“Some boards take out loans,” says Troup. “Then they increase the maintenance or common charges to cover the monthly payment. Unless the building is a low-income building, the loan will be at market rate, but [interest rates] went up a quarter-point last winter, and that is still considered low. Sometimes the contractors will float loans because the work is so competitive and if they offer good terms they get the business.”

“Sometimes boards will take out a bank loan and allow the owners to pay over time,” adds Krut. “A $10,000 assessment will be paid for, say, over five years. It’s a way for the boards to try to ease the pain of the special assessment of the owners. The board will self-finance and collect the assessment over time.” 

Payment Plan Options

“A board is tasked with the fiduciary duty to administer and maintain the property,” says Powers. “If an elderly resident, or someone having a financial problem, can’t afford it, that board can make payment plan arrangements.”

In Troup’s building, most of the residents paid the $10,000 right away, and residents who couldn’t afford to do so all in one lump sum were given a payment plan option. “We allowed them to pay it over time, with interest,” said Troup. “If they borrowed the funds, they got a 5% discount.”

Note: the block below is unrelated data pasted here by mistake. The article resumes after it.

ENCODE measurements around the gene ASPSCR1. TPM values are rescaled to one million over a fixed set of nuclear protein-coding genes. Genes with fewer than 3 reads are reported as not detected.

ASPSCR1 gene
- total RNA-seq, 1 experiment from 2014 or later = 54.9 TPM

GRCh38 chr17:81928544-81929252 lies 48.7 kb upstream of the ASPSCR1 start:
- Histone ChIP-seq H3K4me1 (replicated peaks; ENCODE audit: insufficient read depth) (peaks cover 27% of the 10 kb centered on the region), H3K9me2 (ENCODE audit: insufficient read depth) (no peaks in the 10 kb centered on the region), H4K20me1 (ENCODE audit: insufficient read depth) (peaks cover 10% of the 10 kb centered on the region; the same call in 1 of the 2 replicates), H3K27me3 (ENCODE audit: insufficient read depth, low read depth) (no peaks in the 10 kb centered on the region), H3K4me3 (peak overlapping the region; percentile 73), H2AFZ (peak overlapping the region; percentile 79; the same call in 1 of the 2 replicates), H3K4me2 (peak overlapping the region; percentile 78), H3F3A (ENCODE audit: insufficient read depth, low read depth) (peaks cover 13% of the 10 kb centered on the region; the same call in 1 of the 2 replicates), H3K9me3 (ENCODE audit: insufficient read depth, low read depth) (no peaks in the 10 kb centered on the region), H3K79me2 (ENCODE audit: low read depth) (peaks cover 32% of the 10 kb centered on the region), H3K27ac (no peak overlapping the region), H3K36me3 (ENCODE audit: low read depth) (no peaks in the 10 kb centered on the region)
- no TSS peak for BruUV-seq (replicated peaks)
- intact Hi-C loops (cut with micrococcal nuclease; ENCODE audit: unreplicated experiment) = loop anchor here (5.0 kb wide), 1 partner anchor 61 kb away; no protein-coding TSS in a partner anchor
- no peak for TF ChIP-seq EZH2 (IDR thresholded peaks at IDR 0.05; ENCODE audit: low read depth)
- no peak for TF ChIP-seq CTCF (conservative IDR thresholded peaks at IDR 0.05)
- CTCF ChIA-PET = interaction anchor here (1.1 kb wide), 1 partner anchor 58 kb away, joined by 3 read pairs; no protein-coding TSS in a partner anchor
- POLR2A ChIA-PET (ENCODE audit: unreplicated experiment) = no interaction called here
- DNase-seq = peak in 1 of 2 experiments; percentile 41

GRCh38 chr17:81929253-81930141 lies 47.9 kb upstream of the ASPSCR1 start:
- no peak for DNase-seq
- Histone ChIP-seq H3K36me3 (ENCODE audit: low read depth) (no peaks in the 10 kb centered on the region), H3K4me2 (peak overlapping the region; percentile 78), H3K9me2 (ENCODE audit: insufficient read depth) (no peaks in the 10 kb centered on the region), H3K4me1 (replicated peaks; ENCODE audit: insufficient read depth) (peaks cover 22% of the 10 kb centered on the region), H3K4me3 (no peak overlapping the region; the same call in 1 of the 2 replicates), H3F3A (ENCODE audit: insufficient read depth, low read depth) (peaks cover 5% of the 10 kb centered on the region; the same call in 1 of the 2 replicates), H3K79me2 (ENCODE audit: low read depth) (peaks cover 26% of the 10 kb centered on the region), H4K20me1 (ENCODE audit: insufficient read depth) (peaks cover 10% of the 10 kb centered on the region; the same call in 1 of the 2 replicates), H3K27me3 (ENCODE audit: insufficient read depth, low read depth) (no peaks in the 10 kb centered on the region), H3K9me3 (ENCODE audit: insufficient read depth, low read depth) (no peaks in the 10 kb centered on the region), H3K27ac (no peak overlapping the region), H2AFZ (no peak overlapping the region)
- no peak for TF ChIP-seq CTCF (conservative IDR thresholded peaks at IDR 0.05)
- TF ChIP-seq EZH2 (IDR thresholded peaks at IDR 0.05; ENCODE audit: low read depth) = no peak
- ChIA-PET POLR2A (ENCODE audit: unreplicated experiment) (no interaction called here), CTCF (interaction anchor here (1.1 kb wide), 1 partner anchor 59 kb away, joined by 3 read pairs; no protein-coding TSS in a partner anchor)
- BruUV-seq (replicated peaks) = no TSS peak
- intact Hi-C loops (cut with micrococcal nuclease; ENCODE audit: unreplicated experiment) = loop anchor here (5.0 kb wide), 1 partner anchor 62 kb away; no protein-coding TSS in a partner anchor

He explains that the board received 90% of the assessment on time from their residents. “Having a few residents who, through no fault of their own, couldn’t pay it all at once, didn’t hurt the co-op,” he says. 

Losing it All

Even with a payment plan option, sometimes a large assessment can just be too much for a resident to handle, and they may not be able to pay it at all. If that’s the case, the resident is at risk of losing their unit. 

According to Powers, the Illinois Condominium Property Act says that if a resident cannot keep up with their assessments, the board can implement measures to take possession of that resident’s unit. “It can temporarily cause them to lose their apartment,” he says. “The board can remove whoever is in the unit, and rent it out. They can use that rental income and apply it to the past due assessment balance.”